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Today, most people don’t

visit their local tavern to

read the newspaper or listen

to a political debate. But in

Colonial America, the tavern

was a gateway to the outside

world and by default, often

became the local community

center. Tavern owners often

found themselves immersed

in town politics and

therefore thrust into military

leadership positions.

Discussions of cultural

aspects that influenced

Revolutionary War

soldiers, like tavern

ownership, are now

available on a new website,


founded by Lycoming

College students in

October 2015.

“Details about everyday

life help us recreate the world

of the ordinary soldier,” said

Christopher Pearl, Ph.D.,

assistant professor of history

at Lycoming College, who

guided the student-led effort.

“The website showcases

the methodical attention

to detail our students give

their research and helps

them preserve and honor our


The website avoids the

typical overview of the war’s

events readily available in

other publications. Instead,

it aims for a more nuanced

view by offering short, well-

crafted biographies about

ordinary Pennsylvanians

who fought in the war —

where they came from, what

influenced their decision

to serve, and how they

supported military efforts.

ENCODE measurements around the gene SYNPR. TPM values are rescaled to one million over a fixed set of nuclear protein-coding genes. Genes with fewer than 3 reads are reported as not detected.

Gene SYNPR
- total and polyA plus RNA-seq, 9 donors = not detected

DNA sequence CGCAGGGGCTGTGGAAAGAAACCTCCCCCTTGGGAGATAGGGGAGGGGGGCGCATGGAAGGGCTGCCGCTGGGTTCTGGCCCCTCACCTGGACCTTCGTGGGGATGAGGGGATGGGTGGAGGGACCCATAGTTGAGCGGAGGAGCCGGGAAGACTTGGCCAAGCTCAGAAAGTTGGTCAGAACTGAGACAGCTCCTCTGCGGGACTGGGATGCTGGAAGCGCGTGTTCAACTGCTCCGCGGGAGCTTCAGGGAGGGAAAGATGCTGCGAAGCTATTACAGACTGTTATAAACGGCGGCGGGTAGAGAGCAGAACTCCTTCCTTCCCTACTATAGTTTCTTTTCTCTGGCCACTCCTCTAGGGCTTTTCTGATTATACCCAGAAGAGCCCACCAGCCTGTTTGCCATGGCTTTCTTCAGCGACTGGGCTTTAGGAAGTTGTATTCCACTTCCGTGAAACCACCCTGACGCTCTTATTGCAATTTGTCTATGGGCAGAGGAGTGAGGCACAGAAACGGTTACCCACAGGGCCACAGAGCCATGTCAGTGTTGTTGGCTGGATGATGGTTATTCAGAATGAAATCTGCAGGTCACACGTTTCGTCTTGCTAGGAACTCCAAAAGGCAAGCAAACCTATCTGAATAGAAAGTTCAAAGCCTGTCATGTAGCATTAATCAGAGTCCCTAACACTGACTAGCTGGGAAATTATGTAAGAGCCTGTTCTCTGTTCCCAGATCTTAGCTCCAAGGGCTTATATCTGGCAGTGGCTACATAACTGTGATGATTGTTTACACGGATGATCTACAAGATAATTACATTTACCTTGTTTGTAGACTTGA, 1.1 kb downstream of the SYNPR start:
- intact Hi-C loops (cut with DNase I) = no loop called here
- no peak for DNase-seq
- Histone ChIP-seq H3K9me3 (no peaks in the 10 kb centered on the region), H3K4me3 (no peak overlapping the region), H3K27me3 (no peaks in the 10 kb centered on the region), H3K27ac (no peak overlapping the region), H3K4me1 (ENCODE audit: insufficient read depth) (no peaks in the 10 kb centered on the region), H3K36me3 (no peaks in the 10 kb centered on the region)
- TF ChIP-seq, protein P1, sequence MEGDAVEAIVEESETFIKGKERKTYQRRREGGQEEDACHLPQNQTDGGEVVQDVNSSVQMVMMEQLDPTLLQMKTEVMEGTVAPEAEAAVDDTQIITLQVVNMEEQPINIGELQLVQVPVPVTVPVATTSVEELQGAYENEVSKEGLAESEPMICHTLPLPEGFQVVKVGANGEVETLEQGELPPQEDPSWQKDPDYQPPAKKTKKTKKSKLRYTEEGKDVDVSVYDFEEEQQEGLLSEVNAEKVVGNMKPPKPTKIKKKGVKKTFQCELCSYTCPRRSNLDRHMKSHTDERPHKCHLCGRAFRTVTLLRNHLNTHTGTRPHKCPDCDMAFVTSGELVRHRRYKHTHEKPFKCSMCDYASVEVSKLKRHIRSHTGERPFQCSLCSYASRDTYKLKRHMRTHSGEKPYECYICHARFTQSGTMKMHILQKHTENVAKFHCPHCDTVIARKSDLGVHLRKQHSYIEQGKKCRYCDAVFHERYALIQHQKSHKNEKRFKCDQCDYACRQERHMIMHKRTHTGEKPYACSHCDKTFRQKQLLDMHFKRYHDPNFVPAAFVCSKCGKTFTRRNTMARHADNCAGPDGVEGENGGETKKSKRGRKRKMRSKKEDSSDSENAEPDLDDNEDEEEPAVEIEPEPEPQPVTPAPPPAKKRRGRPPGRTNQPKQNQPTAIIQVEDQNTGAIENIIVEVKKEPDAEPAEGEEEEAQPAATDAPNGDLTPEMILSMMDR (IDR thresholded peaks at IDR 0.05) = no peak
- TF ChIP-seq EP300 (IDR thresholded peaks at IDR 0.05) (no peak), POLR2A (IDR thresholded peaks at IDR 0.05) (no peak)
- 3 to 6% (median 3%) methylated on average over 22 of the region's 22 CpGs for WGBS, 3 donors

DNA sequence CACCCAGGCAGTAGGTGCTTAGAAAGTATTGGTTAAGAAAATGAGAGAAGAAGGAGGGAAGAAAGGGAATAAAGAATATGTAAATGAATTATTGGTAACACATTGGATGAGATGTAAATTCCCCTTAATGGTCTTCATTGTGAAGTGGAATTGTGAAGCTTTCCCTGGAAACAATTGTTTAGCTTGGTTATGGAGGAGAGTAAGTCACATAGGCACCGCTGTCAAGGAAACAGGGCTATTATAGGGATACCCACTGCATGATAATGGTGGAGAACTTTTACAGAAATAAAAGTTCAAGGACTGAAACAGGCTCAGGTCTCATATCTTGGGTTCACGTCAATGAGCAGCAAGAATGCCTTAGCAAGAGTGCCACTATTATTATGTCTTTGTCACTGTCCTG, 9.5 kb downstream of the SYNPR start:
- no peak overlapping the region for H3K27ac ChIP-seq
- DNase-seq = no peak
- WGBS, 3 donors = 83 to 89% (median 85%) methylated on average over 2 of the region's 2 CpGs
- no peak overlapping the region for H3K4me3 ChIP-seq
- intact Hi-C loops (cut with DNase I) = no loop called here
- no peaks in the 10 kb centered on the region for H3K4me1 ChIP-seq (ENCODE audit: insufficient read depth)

The site also has short essays

that explore the historical

context of Pennsylvania in

the revolutionary era, such as

land disputes and rebellion

in 1760s Northumberland

County, and the impact of

Benedict Arnold’s treason on

the war effort and the morale

of the citizenry.

“We are very excited to

be sharing our hard-earned

research with the public and

providing a collaborative

venue for all students,”

said history major Maggie

Slawson ’17, one of the

site’s founders. “Students

from other majors have

helped us design, copyedit

and fact-check. Others are

encouraged to contribute

essays on important cultural

influences, like music,

literature, occupations and

leisure-time pursuits.”

Pearl praises the students’

innovative approach to

the site. “They plan to use

the latest technology to

add to current scholarship.

For example, they plan to

document where soldiers

lived using geographic

information systems software

(GIS) to pinpoint previously

unidentified historical

hot spots and to map the

Students are developing

the guidelines for submission

criteria, now open only to

Lycoming College students

and alumni, and will post

them on the website. The

project’s scope may change

in future years as the site


Alumni who have

Revolutionary War

memorabilia, are encouraged

to send a scanned copy or

a digital, high-resolution

photo of the object to pearl@

. (Please, do

NOT send the object itself.)

If an electronic submission is

not possible, contact Pearl to

discuss. -

Miriam Mylin


dramatic mobility of veterans

in the post-war years.”

The website is the outcome

of a Mellon Foundation

research grant given to

the college to support

faculty-student research

in the humanities as part

of the college’s mission

to provide students with

career-enhancing academic

experiences. Pearl and his

students received a portion of

the grant.

For now, the website will

be dedicated to scholarship

about the history of the

period and the lives of

approximately 3,000

Revolutionary War soldiers

who applied for pensions

as Pennsylvania veterans.

Pearl expects students to add

nearly a dozen stories to the

site every year.

Christopher Pearl, Ph.D., assistant professor of history